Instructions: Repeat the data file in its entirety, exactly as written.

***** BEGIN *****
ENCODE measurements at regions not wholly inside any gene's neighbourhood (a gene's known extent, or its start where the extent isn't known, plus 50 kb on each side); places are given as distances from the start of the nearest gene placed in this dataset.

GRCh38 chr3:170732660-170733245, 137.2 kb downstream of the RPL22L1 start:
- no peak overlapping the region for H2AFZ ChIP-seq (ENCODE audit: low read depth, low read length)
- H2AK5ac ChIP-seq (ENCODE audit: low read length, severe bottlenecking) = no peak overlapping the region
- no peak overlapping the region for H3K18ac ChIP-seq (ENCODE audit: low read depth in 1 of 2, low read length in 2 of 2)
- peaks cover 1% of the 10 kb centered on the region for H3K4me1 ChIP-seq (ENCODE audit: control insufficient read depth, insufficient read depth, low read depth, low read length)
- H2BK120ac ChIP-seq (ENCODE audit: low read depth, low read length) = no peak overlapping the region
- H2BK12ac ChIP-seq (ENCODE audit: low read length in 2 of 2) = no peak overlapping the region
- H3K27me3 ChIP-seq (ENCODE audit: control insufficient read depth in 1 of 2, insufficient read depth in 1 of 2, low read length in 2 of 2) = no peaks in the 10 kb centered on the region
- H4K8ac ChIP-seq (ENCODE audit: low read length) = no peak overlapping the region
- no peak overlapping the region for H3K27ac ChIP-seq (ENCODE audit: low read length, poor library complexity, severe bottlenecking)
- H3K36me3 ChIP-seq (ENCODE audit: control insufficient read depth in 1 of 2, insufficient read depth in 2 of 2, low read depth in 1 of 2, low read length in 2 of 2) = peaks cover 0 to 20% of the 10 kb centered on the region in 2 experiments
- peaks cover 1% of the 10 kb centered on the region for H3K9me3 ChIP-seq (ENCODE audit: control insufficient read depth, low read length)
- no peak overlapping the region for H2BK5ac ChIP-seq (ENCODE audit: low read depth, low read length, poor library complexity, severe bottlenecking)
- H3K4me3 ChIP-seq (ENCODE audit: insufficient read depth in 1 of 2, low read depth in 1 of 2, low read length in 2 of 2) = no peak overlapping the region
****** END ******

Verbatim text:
ENCODE measurements at regions not wholly inside any gene's neighbourhood (a gene's known extent, or its start where the extent isn't known, plus 50 kb on each side); places are given as distances from the start of the nearest gene placed in this dataset.

GRCh38 chr3:170732660-170733245, 137.2 kb downstream of the RPL22L1 start:
- no peak overlapping the region for H2AFZ ChIP-seq (ENCODE audit: low read depth, low read length)
- H2AK5ac ChIP-seq (ENCODE audit: low read length, severe bottlenecking) = no peak overlapping the region
- no peak overlapping the region for H3K18ac ChIP-seq (ENCODE audit: low read depth in 1 of 2, low read length in 2 of 2)
- peaks cover 1% of the 10 kb centered on the region for H3K4me1 ChIP-seq (ENCODE audit: control insufficient read depth, insufficient read depth, low read depth, low read length)
- H2BK120ac ChIP-seq (ENCODE audit: low read depth, low read length) = no peak overlapping the region
- H2BK12ac ChIP-seq (ENCODE audit: low read length in 2 of 2) = no peak overlapping the region
- H3K27me3 ChIP-seq (ENCODE audit: control insufficient read depth in 1 of 2, insufficient read depth in 1 of 2, low read length in 2 of 2) = no peaks in the 10 kb centered on the region
- H4K8ac ChIP-seq (ENCODE audit: low read length) = no peak overlapping the region
- no peak overlapping the region for H3K27ac ChIP-seq (ENCODE audit: low read length, poor library complexity, severe bottlenecking)
- H3K36me3 ChIP-seq (ENCODE audit: control insufficient read depth in 1 of 2, insufficient read depth in 2 of 2, low read depth in 1 of 2, low read length in 2 of 2) = peaks cover 0 to 20% of the 10 kb centered on the region in 2 experiments
- peaks cover 1% of the 10 kb centered on the region for H3K9me3 ChIP-seq (ENCODE audit: control insufficient read depth, low read length)
- no peak overlapping the region for H2BK5ac ChIP-seq (ENCODE audit: low read depth, low read length, poor library complexity, severe bottlenecking)
- H3K4me3 ChIP-seq (ENCODE audit: insufficient read depth in 1 of 2, low read depth in 1 of 2, low read length in 2 of 2) = no peak overlapping the region